It’s hard to believe, but we have been on our biomedical path to recovery from autism for one year. One year! We’ve come a long way since deciding to try eliminating casein for three months. To celebrate, I’m looking back on some lessons I’ve learned.
- I will never be as tough or as trusting as my little boy. Logan doggedly follows me as I ask him to eat this or that, always adapting even if his face clearly says he doesn’t want to. But he does–and that’s why he’s my hero.
- Nothing feels as good as picking Logan up from daycare and hearing, “He had a GREAT day playing with his friends!”
- I am stubborn–and that can be a good thing. Die-off and doubts are hard to get through, but this approach to autism simply won’t work for a picky 3-year-old unless determination is taken to new heights.
- “Quinoa” is now a word I can pronounce!
- Sometimes, it’s OK to spend all day Sunday cooking and freezing things for the week ahead. Especially with two working parents.
- And sometimes, it’s OK to have a messy house because of it.
- Autism is impossible without family. I couldn’t do this without my husband, the best cook in the world who’s also skeptically following my lead (by the way, happy 8th anniversary, love!). Nor could we do it without my mom, who supports us in too many ways to count. Having people to rely on–like my cousin Sue, who helped drive Logan to therapy appointments even while pregnant and with her own two kids in tow–makes all the difference.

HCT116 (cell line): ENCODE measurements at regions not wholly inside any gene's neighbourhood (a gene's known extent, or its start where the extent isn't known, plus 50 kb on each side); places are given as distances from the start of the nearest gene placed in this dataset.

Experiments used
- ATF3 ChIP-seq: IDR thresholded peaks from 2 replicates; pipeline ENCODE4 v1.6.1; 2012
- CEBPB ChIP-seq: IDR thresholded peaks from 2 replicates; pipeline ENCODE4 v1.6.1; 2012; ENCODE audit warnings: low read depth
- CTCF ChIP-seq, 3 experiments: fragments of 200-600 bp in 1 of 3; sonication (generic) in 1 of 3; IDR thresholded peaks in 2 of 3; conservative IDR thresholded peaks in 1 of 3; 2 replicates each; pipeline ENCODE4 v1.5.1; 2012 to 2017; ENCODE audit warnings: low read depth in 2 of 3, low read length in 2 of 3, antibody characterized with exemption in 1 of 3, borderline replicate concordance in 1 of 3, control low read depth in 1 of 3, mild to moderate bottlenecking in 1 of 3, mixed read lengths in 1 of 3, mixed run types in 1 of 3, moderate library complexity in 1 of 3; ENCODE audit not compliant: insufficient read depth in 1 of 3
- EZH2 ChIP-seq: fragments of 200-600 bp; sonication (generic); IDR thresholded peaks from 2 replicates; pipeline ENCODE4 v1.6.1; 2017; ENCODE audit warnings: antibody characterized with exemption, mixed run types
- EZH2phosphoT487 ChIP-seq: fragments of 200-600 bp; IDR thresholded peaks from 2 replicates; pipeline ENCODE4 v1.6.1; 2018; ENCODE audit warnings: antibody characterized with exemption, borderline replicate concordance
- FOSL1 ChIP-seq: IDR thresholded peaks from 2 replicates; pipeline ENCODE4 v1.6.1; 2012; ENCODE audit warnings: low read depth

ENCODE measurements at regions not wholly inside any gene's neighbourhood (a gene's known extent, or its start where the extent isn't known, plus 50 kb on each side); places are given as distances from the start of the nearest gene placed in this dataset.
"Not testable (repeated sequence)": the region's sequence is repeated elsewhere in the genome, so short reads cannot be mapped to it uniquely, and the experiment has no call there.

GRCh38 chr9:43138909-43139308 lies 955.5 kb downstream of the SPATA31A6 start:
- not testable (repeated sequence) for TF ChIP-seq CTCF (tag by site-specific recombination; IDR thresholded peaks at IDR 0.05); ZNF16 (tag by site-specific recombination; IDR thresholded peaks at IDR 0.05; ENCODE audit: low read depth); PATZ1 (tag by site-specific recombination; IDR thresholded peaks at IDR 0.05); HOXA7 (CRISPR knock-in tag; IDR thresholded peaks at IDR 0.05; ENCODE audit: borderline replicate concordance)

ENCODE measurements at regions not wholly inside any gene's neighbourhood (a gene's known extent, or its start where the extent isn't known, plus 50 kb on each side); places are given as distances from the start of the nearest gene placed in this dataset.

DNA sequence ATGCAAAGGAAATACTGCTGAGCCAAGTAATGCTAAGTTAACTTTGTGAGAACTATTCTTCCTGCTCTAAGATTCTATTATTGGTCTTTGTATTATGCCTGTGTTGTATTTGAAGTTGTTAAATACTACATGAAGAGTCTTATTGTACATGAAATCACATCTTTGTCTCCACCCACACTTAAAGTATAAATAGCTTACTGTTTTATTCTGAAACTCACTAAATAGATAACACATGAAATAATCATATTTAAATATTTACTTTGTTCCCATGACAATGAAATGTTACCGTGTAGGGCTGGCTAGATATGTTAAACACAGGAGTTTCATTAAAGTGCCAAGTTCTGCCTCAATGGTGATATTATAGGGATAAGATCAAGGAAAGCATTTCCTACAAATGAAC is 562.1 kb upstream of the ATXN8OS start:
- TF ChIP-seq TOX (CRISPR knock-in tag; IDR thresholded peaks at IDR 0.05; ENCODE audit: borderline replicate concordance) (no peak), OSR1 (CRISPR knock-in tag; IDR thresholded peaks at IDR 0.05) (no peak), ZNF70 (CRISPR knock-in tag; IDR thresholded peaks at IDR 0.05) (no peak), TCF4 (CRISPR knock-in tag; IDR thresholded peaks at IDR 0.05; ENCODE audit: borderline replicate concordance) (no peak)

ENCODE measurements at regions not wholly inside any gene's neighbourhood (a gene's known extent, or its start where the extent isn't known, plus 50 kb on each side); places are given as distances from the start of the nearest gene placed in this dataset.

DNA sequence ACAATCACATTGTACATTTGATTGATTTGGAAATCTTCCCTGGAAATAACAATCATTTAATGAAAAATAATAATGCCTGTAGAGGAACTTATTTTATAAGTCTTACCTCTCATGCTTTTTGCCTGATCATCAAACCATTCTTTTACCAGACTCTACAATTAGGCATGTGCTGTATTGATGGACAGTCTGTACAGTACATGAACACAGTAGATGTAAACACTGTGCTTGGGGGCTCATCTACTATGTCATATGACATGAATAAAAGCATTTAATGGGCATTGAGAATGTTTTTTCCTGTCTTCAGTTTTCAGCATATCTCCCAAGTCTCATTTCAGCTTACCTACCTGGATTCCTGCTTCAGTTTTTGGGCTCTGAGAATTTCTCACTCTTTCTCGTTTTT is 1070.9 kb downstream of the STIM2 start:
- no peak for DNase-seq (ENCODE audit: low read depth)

- Cursing “What the f*@# is jicama!” when I see an unfamiliar ingredient in a recipe list does not help. Googling “what the hell is jicama?” is more effective.
- Nothing inherently tastes good or bad. You simply like what you’re used to.
- Eating 80% vegetables for supper eliminates almost all colds.
- Food (and our lifestyles) has changed drastically since World War II–I had no idea people didn’t always eat noodles for dinner four nights a week. (I’m not being sarcastic here–this was a shock to me!)
- The link between autism and inner health is clear.
- I still hate cooking.
Feeling: Proud. Incredulous. Stunned. Yet–I still have to admit, a bit disappointed. After the setback of two weeks ago, Logan has been back to his wonderful self. I do believe we’ve seen progress–but I expected, or really really hoped for, more. Over the past year I’ve read multiple stories and met with a few families who have all recovered from autism. I believe it’s possible — but I don’t believe we’re there yet, and I can’t help feel a little let down. What did those families do differently?
Luckily, as I said, I’ve learned that I am as stubborn as stubborn gets. So here’s to more progress in Year 2.